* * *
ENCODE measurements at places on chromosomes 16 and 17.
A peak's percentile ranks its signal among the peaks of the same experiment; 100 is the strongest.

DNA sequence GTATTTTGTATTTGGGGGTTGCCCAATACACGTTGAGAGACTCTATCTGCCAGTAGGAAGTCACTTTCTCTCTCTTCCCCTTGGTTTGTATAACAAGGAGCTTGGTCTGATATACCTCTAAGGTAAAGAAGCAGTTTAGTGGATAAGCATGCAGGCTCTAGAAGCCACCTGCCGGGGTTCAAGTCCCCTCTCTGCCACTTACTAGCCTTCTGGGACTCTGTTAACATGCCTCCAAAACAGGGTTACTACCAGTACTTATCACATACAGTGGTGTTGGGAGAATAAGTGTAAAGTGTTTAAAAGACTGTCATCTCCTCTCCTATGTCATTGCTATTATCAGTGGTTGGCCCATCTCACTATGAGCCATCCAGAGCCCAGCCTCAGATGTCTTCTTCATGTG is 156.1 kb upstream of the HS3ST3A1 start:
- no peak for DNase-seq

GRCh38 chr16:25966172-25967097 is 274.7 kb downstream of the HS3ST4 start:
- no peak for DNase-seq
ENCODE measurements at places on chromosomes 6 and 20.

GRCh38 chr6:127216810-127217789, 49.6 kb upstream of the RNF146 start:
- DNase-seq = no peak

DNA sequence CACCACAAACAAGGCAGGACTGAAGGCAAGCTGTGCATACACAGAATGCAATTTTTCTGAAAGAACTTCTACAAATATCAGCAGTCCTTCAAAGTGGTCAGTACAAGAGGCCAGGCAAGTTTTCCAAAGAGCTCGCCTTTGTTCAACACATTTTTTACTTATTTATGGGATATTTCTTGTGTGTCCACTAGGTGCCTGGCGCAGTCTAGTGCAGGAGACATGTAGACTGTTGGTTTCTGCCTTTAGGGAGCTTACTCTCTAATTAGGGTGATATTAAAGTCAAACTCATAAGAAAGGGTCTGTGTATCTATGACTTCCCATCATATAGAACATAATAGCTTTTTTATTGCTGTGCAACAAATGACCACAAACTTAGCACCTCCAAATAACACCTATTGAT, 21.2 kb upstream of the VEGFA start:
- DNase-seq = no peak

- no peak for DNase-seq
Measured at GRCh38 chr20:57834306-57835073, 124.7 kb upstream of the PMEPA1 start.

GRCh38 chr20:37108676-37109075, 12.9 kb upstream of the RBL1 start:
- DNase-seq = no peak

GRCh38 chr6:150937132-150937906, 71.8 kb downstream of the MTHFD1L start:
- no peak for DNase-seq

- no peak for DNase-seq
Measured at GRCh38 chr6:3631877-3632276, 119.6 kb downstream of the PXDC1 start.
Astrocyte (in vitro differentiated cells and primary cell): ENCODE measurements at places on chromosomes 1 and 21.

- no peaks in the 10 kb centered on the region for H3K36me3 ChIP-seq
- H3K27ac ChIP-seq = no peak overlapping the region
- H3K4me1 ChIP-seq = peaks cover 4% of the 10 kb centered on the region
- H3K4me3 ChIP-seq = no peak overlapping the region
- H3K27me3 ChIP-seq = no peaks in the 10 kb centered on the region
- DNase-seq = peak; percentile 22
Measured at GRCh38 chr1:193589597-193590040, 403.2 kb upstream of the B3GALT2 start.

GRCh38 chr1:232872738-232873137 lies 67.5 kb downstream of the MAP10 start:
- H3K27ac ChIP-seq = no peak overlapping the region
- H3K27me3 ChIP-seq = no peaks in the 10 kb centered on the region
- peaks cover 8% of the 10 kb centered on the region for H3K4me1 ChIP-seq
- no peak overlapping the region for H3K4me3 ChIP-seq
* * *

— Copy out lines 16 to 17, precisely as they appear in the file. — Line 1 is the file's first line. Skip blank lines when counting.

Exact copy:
GRCh38 chr6:150937132-150937906, 71.8 kb downstream of the MTHFD1L start:
- no peak for DNase-seq